Expat Focus has also spoken to a psychologist contact in London, who says that the incidence of divorce among her clients, who are wealthy and mainly Asian, has increased substantially after the pandemic. Obliged to live together without escape, marital tensions escalate. The study itself shows that among older people who have good connections with their neighbours, loneliness and stress are inhibited, but this is often not the case with expats, who may also live at a geographical distance from their compatriots.

Young Expats Experienced Stress Around Education Provision

With younger expats, such as students studying abroad at an educational institution, stress was caused by a lack of trust in their educational provider. In the chaos of the pandemic, higher education was placed under severe strain, and many students found that their classes fell by the wayside. Studying from home, via the internet, is often no substitute for in-person learning, and studies have demonstrated that it is not a permanent solution. Moreover,


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“…decreased community engagement is associated with depressive symptoms, while interpersonal trust is associated with increased social engagement.”

Students felt disconnected and adrift from their educational providers (and, as an aside, may not yet have the life skills to cope with being caught up in a global emergency in an unfamiliar country – a predicament which has proved challenging even to seasoned expats!). The authors of the recent report conclude that:

“Making strong linkage[s] among migrants as well as between migrants and [the] local community is important to ensure [the] proper mental wellbeing of expatriates.”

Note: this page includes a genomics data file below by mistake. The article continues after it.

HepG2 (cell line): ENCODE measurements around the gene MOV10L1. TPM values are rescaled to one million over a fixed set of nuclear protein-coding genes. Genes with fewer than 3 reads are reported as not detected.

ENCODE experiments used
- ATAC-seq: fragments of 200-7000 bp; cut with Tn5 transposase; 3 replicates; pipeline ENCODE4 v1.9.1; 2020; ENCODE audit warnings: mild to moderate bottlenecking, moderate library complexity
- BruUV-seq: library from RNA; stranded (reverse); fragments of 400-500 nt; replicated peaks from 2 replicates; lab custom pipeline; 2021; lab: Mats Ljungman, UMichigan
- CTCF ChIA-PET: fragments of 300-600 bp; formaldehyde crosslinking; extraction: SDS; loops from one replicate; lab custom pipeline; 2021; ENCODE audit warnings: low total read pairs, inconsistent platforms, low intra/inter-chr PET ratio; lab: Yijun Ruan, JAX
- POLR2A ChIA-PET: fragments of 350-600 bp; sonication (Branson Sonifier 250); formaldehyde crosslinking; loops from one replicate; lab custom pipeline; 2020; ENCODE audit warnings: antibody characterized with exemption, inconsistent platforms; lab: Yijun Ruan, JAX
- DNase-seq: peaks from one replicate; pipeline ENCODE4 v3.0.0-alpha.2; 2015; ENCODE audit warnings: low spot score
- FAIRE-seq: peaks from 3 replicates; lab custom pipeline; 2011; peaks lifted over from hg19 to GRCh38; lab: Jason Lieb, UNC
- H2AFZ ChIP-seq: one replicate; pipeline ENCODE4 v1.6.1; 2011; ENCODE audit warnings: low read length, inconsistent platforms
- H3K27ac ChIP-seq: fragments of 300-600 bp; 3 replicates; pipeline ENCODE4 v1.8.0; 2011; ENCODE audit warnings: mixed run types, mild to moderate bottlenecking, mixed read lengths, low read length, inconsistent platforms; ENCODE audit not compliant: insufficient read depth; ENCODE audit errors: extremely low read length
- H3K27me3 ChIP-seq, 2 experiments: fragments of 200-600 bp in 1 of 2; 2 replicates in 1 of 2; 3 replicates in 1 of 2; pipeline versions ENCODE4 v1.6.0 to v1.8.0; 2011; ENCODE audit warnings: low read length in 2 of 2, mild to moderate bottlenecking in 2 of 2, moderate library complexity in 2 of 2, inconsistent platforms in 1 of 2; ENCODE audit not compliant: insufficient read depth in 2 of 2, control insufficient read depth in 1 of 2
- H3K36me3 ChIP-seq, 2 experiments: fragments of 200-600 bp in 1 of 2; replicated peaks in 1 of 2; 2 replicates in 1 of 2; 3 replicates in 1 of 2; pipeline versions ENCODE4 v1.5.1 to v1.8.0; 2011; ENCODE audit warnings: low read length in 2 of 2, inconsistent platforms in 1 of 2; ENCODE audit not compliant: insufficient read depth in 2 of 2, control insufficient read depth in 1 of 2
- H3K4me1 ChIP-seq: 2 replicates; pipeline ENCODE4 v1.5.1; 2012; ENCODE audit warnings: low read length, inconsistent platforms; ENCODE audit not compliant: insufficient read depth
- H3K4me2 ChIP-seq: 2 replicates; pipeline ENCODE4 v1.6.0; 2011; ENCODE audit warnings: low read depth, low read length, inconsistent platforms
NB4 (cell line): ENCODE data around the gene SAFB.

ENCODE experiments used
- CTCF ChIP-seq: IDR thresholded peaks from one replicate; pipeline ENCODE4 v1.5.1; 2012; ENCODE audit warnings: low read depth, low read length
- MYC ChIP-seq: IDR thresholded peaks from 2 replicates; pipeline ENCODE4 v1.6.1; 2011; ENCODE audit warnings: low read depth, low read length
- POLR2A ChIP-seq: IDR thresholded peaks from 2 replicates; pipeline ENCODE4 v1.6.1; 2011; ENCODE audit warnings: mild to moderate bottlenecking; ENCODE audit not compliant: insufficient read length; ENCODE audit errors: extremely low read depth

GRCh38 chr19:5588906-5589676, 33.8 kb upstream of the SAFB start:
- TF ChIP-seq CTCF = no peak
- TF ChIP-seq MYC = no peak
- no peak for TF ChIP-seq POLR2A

Community Building Vital Among Expats

The lessons to be learned from the pandemic are multiple, and there is also the argument that the experience of lockdown was tough on everyone, regardless of location. But with regard specifically to expats, the importance of community building cannot be overestimated, not just within your own expat and work group, but with the wider community also. Expats will be aware that there’s a danger of cultural and social insularity if you just hang out with other expats – one disadvantage is that you so often end up comparing your new country with your home and that can lead to negative comparisons.

In previous wellness articles, we have suggested ways of joining in with the community, such as volunteering and attending local events, as well as seeking out and getting to know your neighbours. It does not always work, and there may be language and cultural roadblocks to overcome, but it’s worth making the effort. Part of isolation is a lack of the feeling that you’re part of a community, that we’re ‘all in it together.’ If we do go through another pandemic, with corresponding lockdowns, the sense that you are part of a community, even if you cannot actually go and visit your neighbours, can sometimes be sustaining. It’s an existential solution to what is often an existential problem.

If you’re an introvert, your boundaries will be different. Introverts are energetically charged by ‘alone time.’ Lockdown was not, broadly speaking, as difficult for them, but it is still possible to be an introvert and suffer from loneliness. Part of the solution to that is knowing that there’s a community around you, and that you can choose when to participate in it – this was one of the challenges of lockdown.